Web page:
Leptospermum scoparium, commonly called mānuka, manuka myrtle, New Zealand teatree, broom tea-tree, or just tea tree, is a species of flowering plant in the myrtle family Myrtaceae, native to New Zealand and southeast Australia.
It is a prolific scrub-type tree and is often one of the first species to regenerate on cleared land. It is typically a shrub growing to 2–5 m (7–16 ft) tall, but can grow into a moderately sized tree, up to 15 m (49 ft) or so in height. It is evergreen, with dense branching and small leaves 7–20 mm long and 2–6 mm broad, with a short spine tip. The flowers are white, occasionally pink, 8–15 mm (rarely up to 25 mm) in diameter, with five petals. This species is often confused with the closely related species kānuka – the easiest way to tell the difference between the two species in the field is to feel their foliage – mānuka leaves are prickly, while kānuka leaves are soft. The wood is tough and hard.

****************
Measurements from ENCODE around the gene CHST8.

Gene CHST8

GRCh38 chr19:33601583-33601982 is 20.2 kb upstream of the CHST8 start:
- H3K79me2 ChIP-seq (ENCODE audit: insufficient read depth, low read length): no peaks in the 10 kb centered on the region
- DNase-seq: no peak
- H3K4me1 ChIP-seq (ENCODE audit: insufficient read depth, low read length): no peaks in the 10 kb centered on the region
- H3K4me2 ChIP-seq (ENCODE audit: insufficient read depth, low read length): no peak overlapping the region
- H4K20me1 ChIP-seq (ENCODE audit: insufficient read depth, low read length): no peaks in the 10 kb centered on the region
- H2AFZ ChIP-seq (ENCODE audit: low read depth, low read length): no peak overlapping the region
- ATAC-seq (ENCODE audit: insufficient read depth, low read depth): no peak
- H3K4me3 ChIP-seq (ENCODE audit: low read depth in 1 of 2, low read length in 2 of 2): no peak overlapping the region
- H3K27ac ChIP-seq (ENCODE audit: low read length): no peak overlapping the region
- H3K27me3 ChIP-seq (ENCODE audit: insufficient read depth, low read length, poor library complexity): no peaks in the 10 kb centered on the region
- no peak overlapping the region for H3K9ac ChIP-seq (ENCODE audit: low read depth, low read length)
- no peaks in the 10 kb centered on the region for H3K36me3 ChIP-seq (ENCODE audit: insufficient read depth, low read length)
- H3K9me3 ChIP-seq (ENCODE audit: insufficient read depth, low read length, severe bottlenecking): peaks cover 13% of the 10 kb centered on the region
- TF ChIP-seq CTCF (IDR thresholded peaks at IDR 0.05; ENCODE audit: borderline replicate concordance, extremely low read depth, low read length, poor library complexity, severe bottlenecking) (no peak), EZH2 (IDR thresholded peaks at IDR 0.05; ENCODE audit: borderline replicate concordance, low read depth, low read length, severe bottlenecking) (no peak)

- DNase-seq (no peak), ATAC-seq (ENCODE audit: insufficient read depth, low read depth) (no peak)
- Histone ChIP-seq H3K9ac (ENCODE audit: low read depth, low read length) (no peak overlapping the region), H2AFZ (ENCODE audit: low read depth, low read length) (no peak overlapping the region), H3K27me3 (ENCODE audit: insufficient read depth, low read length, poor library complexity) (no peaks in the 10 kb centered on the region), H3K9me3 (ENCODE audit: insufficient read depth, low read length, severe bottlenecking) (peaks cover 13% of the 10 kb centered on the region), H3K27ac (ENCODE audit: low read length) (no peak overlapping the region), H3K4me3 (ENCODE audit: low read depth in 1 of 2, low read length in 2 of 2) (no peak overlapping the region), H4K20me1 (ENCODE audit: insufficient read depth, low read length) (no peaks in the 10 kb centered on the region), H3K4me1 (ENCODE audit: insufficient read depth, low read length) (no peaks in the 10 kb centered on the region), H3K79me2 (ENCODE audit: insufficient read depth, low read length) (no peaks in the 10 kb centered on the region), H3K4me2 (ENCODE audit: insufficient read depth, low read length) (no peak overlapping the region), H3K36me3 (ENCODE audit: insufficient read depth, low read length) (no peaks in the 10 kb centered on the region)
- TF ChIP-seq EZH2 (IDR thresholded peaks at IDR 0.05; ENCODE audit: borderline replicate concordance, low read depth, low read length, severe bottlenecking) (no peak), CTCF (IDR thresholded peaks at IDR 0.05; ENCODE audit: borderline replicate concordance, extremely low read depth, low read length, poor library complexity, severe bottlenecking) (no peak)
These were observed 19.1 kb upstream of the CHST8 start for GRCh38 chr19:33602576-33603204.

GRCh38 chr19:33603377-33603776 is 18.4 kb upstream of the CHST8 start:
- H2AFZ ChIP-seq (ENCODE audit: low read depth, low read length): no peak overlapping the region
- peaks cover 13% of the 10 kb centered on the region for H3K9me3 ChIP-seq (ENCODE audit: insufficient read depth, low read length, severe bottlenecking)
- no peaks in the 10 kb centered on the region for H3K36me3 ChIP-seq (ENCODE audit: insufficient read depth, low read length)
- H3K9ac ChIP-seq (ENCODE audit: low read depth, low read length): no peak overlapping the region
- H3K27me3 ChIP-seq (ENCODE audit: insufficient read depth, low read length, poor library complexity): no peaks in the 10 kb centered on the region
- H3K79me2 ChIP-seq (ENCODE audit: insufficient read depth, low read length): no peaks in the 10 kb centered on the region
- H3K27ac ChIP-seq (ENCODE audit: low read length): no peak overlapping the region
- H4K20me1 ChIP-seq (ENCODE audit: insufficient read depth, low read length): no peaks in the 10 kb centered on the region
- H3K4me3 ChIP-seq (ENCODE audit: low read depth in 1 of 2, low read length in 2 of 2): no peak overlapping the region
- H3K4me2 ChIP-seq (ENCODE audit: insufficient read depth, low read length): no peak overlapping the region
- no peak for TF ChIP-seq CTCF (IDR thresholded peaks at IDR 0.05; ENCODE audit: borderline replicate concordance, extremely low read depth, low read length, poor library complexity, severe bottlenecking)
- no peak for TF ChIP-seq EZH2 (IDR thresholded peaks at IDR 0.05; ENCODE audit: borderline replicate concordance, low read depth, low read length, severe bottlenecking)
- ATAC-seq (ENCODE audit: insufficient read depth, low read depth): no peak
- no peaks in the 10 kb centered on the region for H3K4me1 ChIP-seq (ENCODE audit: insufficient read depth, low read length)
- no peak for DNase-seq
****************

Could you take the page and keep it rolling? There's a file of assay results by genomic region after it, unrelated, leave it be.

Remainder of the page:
Photos: Celeste Mookherjee